Last Friday, we noted that to the US’s murder rate of 3.8 per 100,000 ranks 121st in the world overall.
Which, to “Gun Safety” advocates, is just wrong; they insist on constraining the comparison to only “western, industrialized” countries – as if the life of a human being in Honduras or South Africa is somehow worth less, or their murder is of less weight than someone from Highland Park. And I noted that the reasons for the comparison are to make the US look as bad as possible, against small, socially-homogenous countries like Denmark and Norway and Japan.
But I noted that among larger, westernized nations with at least a passing notion of human rights and any kind of social diversity at all, the US still fares pretty well
But then, I thought – what if we factor out the parts of US society that have the major crime problems? What happens then?
In The City: First, I thought, we should take a look at America’s cities.
For whatever reason, cities have almost always had a disproportionate murder rate.
So why is that?
Well, that question is one that keeps scads of otherwise unemployable sociologists hard at work. But it’s no secret that American cities are faced with three pathologies:
- A “War on Drugs” that creates a lucrative black market in which someone with no education can make a stupendous income – provided he or she is willing to defend that income by all means necessary. The estimates of how many murders occur due to the “drug war” vary, but range as high as half.
- An “urban culture” that glorifies violence.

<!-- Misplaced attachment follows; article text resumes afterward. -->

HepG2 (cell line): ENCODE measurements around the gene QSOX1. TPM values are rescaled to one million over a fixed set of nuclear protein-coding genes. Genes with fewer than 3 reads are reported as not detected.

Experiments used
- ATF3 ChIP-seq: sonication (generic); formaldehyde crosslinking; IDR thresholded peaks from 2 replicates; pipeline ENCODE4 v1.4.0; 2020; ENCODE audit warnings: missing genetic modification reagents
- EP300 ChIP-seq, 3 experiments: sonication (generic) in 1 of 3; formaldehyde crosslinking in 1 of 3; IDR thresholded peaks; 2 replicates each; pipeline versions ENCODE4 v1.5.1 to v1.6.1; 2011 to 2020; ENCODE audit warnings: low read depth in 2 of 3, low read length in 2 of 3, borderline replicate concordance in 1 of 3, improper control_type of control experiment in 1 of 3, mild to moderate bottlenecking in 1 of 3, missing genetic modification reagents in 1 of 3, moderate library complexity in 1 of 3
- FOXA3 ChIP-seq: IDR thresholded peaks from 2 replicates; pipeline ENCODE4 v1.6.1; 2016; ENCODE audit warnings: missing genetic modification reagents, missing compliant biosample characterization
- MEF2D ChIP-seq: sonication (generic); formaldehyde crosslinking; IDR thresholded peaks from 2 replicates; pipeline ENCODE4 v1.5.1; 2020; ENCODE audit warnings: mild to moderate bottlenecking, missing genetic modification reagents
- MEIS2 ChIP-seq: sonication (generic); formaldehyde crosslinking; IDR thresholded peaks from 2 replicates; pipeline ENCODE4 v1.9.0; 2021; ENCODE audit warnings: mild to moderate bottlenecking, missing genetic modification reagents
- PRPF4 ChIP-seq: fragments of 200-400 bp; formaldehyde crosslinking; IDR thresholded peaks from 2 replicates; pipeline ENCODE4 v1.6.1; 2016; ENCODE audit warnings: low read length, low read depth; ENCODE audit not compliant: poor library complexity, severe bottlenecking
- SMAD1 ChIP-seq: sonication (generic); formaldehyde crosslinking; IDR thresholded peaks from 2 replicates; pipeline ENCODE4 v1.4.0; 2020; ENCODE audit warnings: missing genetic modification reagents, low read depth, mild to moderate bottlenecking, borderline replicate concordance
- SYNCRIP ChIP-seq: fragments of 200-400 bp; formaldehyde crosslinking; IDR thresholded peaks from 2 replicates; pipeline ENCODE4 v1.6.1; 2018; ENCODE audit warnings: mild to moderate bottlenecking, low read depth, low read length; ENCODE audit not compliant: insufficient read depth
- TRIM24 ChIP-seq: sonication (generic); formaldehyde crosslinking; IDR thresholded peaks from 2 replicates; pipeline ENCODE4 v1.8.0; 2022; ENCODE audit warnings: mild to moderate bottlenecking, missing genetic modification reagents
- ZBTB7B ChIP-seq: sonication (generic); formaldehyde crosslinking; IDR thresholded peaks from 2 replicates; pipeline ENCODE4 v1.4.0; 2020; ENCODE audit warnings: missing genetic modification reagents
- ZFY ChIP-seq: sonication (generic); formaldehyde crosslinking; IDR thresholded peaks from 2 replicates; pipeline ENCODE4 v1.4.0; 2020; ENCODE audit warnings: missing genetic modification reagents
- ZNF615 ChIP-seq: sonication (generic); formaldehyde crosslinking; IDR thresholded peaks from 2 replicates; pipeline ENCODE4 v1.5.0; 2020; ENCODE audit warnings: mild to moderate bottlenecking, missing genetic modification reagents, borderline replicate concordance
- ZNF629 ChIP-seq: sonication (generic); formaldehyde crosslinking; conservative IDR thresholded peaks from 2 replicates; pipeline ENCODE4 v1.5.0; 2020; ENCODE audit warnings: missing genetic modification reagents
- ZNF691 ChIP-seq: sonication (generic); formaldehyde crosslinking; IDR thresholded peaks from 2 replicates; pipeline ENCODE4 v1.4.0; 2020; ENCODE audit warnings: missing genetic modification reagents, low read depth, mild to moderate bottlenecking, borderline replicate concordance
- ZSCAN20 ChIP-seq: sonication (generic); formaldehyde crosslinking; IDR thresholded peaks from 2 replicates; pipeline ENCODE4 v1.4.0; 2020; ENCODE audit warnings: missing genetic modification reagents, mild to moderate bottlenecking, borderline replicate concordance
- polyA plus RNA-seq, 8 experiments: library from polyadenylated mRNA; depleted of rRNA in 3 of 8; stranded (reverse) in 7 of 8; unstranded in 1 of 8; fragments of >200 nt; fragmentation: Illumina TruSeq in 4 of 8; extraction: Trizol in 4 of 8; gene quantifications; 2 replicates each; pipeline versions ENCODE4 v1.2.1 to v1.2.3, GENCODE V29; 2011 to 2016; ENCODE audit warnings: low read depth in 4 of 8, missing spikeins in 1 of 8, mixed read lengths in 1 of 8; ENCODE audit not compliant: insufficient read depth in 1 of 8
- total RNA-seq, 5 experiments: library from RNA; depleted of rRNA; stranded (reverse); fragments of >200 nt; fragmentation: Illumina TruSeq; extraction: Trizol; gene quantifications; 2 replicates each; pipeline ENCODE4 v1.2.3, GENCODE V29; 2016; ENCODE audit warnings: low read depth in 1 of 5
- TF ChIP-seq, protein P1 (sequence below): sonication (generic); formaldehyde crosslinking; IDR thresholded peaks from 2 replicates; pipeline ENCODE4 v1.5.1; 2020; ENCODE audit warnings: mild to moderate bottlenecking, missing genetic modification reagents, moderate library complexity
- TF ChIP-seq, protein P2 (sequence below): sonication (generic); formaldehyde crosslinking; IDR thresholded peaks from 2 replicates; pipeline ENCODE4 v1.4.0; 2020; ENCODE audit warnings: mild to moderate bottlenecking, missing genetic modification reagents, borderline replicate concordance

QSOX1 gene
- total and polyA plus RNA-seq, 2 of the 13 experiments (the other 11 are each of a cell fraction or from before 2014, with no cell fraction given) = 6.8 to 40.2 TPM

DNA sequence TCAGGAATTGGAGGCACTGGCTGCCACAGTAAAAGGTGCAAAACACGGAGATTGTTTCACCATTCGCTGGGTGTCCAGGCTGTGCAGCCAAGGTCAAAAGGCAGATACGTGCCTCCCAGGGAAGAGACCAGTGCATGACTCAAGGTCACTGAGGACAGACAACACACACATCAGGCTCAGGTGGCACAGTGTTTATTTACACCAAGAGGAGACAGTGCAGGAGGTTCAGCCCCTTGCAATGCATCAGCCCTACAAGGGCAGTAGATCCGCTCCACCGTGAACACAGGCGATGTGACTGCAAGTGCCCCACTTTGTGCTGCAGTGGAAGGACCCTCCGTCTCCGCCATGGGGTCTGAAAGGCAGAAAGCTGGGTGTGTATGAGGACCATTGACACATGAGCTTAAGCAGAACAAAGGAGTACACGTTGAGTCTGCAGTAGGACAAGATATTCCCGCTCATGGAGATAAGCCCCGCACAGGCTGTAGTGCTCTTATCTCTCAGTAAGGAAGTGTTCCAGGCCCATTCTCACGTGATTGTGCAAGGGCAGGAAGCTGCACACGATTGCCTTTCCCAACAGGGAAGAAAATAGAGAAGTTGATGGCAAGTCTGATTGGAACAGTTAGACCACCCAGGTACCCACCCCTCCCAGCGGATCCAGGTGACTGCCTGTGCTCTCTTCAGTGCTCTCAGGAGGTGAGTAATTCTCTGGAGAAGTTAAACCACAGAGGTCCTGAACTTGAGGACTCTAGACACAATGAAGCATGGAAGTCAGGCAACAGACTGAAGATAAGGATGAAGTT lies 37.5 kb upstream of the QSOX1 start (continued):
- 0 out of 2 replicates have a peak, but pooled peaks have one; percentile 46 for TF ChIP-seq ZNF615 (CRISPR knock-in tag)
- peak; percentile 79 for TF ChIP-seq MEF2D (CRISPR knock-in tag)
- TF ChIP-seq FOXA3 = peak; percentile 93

- Decades of social service agencies using the inner cities as “warehouses for the poor”, for bureaucratic and political reasons. And while there’s little direct causal link between poverty and crime, long-term grinding poverty certainly provides fertile soil for growing crime.
Also, of the top 50 cities in terms of homicide rate – accounting for 11.3% of the population of the US – all but a very vanishing few are Democrat-controlled. This isn’t so much intended to politicize the issue as to point out that single-party-dominated governments are always less effective at carrying out government’s valid jobs, like law enforcement.
But the fact is, some American cities have downright third-world murder rates: Saint Louis tops the list in 2014, with almost 50 homicides per 100,000. Detroit clocks in at 43.5. We have 25 cities with murder rates above 10/100,000 – triple the national average.
In fact, if you take the ten US cities with the highest murder rates -Saint Louis, Detroit, New Orleans, Baltmore, Newark, Buffalo, Pittsburgh, Memphis, Atlanta, Cincinnati – they add up to about 1% of the entire population of the US – but they account for a solid 10% of all homicides in America.
But let’s go bigger than that.
The fifty American cities with the highest murder rates – from Saint Louis down to Charlotte, NC (5.5/100,000) together accounted for approximately 4.426 murders in 2015 – about 3,000 of them likely with firearms.
The Math: So when you take the top fifty US cities in terms of murder rate, with their 34,7521.052 people (11.3% of the population), and their approximately 4,530 homicides from the US’s population and total number of murders, and subtract them from the rest of the United states, you get about 284 million people, and a murder rate of just under 2.68 per 100.000 people. That’s roughly equal to the murder rate in Hungary – it ranks the US at #145 worldwide.
It also means that about 11% of the entire US population commits about 38% of the murders.
But the problems of American urban society aren’t the only ones driving up the United States’ homicide rate.
Tomorrow, we’ll look at a problem that dates back to before there were cities, or a United States for that matter.
- Last Friday: Intro
- Today: The effect urban crime has on America’s murder rate.
- Tomorrow: We’ll look at the murder rate in the Deep South.
- Wednesday: We’ll see what the US’ murder rate would be without its biggest social pathologies.